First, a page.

Competition may cause some city centre shops to close - jobs lost. Decline in city centre footfall also causes close of services such as restaurants. Decline in business leads to general urban decline.
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Give three positive impacts of out-of-town retailing on the rural-urban fringe.
Jobs created for suburban residents. Often built on brownfield sites (e.g. Bluewater in Kent is built on a former quarry). Houses within easy access may increase in value.
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Give two negative impacts of out-of-town retailing on the rural-urban fringe.
Complexes require a lot of construction which can create noise pollution and congestion. Increase in people driving to the area will result in congestion and air pollution.
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Give five general strategies of CBD development.
Pedestrianisation to reduce noise and air pollution. Street markets created - improved atmosphere and more goods available. Public transport improved, e.g. park and ride. CCTV, street lighting - safer. More green areas to increase appearance.
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Give four examples of new functions developed to revive CBDs.
Cafes/bars/ent. venues increased to populate area day and night, reducing crime (but drunkenness an issue). Free cultural/ent. events -Liverpool Light Night. Flagship attractions-Lightbox museum in Woking attract tourists. Gay village - Manc.
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What is sustainability?
Meeting the needs of the present generation without compromising the ability of future generations to meet their needs.
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How much waste on average did each person in the UK produce during 2010?
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What is the EU target on waste management?
50% of all household waste to be recycled by 2020.
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What gases does burning waste in landfill produce?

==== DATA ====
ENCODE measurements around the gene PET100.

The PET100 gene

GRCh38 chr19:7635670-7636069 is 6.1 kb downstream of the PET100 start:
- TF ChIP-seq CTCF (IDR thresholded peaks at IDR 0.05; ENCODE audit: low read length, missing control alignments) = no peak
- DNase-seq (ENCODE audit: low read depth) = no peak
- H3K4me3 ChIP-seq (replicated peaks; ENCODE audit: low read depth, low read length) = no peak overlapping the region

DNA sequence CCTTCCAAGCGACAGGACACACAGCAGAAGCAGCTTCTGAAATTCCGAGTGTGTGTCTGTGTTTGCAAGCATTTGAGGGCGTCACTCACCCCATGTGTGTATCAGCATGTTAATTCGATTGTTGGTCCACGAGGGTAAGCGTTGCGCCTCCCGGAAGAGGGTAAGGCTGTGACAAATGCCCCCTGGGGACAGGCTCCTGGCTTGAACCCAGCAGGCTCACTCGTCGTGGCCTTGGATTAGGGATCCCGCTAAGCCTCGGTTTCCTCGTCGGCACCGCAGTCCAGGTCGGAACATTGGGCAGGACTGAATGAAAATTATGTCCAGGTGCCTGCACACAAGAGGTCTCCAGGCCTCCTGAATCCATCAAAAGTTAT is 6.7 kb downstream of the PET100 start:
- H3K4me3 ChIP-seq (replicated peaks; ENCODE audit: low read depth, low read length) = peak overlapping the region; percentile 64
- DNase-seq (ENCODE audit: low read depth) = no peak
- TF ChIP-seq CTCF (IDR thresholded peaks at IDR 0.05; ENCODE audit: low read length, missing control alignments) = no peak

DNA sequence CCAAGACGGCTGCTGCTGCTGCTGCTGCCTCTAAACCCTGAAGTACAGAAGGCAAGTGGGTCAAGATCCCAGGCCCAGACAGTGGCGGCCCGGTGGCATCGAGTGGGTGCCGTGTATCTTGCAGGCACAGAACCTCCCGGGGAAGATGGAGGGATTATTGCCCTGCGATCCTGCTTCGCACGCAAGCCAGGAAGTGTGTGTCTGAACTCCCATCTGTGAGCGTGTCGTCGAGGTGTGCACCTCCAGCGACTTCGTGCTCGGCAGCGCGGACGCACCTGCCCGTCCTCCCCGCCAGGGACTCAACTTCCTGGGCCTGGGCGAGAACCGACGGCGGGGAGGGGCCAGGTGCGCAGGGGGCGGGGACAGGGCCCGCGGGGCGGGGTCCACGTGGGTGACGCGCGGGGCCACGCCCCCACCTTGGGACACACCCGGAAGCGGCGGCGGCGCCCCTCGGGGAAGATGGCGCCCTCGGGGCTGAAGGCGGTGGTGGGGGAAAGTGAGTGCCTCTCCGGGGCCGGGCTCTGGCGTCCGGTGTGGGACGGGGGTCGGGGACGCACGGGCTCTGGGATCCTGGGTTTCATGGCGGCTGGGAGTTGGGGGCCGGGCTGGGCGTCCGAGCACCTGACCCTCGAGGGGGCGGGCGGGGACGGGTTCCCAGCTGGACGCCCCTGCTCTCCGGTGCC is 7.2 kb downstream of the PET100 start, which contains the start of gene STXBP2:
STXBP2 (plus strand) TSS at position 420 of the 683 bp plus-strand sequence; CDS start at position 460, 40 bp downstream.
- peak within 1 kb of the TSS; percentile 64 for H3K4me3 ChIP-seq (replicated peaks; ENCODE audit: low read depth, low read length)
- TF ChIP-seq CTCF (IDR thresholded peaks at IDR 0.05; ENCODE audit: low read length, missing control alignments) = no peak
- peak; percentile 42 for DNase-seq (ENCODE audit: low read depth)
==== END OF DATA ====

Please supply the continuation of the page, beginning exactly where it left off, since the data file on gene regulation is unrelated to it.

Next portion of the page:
Carbon dioxide and methane.
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What new technologies are in use at some landfill sites, and where are they being used?
Gases emitted can be captured and used to manufacture biofuel or generate electricity. Used in Mumbai, India.
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How many families scavenged on the Smokey Mountain dump in Manila until its closure in 1996?
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How much of UK waste could be composted?
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What is the economic benefit of household composting?
Reduces local authority costs for waste disposal.
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What does large-scale composting involve?
Waste is collected and transported to a reactor where it is broken down anaerobically.
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What is the main risk of composting?
If not managed properly, contaminants in the compost (such as metals and chemicals) may make crops grown in it harmful to eat.
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Give an example of how one product can be recycled into another.
Plastic bottled can be recycled into fleece jumpers.